exp. Dr. Akif Çelik stated that many digestive problems are experienced due to the changing diet routine on special days such as holidays and said, “The spirit of unity in the society increases, national consciousness is formed and social relations develop through the holidays. However, excessive consumption of food during special celebrations and events such as birthdays and holidays can cause irregular eating habits and digestive problems. The nutrition of children during holidays and special events is no different from other members of the family. Healthy eating recommendations apply to the whole family. Our macro nutrients consist of fat, carbohydrates (sugar) and proteins. Our body and metabolism need a balanced amount of protein, fat and carbohydrates on a daily basis, and any disruption of this balance affects our health negatively. It is recommended that 50-55% of the daily energy comes from carbohydrates, 10-15% from protein, and 30-35% from fats.

EXCESS OF SUGAR CAN CAUSE diarrhoea, even coma

Pointing out that excessive sugar consumption causes diarrhea, Çelik continued as follows:

“Taking more calories than the energy we spend daily and excessive food consumption cause digestive problems such as constipation, vomiting, abdominal pain and diarrhea in the short term. In the long run, it can cause serious health problems such as obesity, cardiovascular diseases and hypertension. Excessive sugar consumption is also known to cause diarrhea. It is necessary to avoid excessive sugar consumption, especially on birthdays and holidays. In children with health problems such as diabetes, liver failure and chronic kidney disease, high blood pressure, excessive sugar consumption can cause excessive and sudden increase in blood sugar, decrease in body water and even coma. Fats are the slowest digesting macronutrient. Oily foods are usually consumed as a pleasant getaway on special occasions. Excessive fat consumption may cause bloating, indigestion, stomach cramps and diarrhea in the short term, and may lead to cardiovascular diseases in the long term.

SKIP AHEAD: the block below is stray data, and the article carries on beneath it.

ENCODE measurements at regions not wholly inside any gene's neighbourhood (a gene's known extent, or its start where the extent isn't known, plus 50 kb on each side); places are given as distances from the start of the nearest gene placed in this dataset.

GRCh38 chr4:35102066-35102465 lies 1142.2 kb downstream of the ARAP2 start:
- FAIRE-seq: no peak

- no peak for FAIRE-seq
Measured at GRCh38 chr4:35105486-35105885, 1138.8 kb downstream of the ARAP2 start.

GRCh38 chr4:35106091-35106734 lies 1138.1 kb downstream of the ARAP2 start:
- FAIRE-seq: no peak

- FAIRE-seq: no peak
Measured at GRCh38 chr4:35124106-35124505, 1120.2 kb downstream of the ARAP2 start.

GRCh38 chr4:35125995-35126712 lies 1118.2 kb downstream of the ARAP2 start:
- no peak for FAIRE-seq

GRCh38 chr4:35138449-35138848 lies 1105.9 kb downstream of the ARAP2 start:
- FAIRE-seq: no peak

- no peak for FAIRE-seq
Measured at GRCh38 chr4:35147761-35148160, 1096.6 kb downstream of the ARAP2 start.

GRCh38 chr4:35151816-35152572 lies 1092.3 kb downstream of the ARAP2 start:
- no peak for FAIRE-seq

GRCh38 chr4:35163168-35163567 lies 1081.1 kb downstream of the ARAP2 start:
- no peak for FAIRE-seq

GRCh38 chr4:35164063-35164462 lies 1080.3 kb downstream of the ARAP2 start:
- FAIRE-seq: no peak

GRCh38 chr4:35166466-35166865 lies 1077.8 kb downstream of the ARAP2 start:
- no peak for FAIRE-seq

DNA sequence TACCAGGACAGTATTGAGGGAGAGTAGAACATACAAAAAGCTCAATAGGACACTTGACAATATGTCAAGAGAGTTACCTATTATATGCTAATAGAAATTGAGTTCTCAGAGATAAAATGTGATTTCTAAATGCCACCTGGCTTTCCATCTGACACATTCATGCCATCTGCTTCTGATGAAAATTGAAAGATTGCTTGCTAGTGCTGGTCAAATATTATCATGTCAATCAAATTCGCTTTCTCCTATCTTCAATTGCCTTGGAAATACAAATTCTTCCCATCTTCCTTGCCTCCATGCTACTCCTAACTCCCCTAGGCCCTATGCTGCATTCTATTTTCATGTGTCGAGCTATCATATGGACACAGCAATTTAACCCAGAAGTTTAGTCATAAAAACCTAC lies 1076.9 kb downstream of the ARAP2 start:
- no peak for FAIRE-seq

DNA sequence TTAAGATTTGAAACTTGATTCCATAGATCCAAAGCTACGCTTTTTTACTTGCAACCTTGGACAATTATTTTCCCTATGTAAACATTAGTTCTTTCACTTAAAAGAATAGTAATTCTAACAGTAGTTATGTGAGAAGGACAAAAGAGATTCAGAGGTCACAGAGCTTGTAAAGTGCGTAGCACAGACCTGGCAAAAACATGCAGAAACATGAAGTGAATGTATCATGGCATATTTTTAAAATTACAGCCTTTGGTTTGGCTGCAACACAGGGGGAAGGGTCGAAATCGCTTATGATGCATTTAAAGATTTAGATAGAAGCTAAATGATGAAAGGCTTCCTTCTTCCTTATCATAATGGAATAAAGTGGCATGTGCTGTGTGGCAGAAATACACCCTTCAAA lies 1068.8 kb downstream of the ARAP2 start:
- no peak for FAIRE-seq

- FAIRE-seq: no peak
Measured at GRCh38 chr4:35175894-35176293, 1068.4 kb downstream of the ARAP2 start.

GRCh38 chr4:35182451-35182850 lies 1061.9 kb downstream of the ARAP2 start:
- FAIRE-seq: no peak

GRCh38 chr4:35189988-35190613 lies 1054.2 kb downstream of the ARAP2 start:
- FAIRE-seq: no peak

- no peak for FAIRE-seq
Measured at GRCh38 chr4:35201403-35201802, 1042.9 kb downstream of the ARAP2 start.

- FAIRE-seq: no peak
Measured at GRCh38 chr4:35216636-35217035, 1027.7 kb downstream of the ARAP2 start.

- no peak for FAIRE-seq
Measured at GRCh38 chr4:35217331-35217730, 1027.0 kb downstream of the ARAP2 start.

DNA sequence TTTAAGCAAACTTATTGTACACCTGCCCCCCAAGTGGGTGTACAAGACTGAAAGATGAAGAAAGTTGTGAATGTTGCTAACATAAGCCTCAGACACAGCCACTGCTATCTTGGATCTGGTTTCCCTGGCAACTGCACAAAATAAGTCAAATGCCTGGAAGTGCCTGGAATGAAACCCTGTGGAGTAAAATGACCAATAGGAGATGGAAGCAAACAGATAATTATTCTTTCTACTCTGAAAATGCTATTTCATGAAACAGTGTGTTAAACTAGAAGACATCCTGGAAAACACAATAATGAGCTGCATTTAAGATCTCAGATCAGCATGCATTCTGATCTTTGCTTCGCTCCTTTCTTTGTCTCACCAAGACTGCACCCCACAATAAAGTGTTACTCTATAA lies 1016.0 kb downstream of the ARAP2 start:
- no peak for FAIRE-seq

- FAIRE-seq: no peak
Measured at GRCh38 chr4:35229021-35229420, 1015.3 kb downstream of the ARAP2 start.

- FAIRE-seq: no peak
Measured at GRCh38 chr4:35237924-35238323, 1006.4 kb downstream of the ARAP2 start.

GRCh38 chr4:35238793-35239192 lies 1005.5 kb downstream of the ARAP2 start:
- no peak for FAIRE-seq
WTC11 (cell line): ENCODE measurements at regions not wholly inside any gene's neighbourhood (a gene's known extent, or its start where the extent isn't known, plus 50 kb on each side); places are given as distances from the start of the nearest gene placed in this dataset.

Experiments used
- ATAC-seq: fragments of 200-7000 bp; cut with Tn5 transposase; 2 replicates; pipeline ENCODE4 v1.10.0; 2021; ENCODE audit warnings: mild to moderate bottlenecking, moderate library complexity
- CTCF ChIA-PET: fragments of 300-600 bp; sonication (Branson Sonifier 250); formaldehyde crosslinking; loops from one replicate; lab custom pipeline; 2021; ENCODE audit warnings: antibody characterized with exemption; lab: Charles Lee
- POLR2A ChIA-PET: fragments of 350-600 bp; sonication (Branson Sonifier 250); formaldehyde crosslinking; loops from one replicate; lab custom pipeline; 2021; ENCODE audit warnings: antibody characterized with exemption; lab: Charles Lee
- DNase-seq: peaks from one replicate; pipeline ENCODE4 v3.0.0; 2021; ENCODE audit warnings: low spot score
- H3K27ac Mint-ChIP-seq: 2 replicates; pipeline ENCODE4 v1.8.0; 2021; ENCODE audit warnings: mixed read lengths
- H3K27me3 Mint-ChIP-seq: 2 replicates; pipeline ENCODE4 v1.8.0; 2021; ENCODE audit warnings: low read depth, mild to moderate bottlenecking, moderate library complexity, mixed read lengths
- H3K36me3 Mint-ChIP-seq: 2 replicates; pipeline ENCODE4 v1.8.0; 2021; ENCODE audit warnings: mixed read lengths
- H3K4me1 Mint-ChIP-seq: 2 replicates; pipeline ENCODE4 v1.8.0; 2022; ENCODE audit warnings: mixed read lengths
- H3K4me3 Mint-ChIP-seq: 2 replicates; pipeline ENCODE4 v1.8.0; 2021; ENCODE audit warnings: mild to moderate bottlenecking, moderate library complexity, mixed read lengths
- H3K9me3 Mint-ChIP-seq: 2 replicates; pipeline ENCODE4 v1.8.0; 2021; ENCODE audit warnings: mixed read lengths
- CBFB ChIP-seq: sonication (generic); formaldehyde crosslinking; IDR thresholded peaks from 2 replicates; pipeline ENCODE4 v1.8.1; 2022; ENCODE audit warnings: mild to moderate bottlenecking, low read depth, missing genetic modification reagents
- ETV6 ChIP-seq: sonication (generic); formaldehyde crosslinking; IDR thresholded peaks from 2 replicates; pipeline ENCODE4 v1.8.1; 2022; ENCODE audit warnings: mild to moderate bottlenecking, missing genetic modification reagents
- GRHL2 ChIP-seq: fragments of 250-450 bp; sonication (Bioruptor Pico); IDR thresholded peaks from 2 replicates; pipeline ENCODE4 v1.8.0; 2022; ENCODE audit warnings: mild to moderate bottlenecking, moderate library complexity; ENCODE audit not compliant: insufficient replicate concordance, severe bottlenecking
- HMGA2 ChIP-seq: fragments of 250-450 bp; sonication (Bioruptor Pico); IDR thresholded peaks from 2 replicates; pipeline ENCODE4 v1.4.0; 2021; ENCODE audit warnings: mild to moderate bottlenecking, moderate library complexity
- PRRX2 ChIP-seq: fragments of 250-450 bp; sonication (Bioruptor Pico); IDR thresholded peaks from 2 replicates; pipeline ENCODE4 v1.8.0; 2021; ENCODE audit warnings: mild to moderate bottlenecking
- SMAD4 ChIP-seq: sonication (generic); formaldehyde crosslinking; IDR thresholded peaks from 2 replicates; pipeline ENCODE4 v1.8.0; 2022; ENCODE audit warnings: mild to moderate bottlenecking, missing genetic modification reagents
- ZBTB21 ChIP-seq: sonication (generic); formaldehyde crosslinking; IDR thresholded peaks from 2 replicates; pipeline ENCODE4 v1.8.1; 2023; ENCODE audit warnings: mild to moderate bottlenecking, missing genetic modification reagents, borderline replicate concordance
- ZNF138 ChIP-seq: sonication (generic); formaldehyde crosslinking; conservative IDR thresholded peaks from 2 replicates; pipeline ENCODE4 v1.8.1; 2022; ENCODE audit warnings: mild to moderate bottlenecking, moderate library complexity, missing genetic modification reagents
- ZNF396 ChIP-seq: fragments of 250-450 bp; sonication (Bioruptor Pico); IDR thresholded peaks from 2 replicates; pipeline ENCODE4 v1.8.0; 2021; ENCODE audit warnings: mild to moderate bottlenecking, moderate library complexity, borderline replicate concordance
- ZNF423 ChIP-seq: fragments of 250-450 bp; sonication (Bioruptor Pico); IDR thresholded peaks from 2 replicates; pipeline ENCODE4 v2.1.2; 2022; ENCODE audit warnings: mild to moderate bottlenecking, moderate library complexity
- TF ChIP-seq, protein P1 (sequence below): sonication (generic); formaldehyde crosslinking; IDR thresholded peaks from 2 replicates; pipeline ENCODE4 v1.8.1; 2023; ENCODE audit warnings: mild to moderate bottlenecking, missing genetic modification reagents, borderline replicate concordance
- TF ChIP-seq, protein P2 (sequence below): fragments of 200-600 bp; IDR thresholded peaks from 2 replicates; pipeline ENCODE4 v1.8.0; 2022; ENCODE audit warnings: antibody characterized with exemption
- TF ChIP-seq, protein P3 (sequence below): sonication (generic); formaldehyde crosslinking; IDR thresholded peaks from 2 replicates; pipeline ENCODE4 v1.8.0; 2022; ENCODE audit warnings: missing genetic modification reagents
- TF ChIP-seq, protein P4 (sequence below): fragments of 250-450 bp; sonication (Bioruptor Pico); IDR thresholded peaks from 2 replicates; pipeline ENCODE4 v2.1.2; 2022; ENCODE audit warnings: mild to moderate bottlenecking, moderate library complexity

Pointing to the harms of excess protein intake, Çelik said, “The building block of our body consists of proteins. Proteins are an important macronutrient for our body. Especially red or white meat, eggs and grains are the main sources of protein. It has been shown that excessive protein consumption causes our kidneys to filter at a much higher rate and subsequently lead to protein leakage in the urine. It is also known that a protein-rich diet causes gout, which is the result of the accumulation of uric acid, which is the end product of protein breakdown, in the joints. There are also microorganisms that mostly live in our intestines and are healthy for our body. These creatures have many beneficial functions on the digestive system and intestinal health, such as strengthening the immune system and regulating our metabolism. The number of these organisms, called the gut microbiome, decreases rapidly in situations such as an unbalanced and single macronutrient diet, and the number of harmful microorganisms increases. Therefore, our health is adversely affected.”

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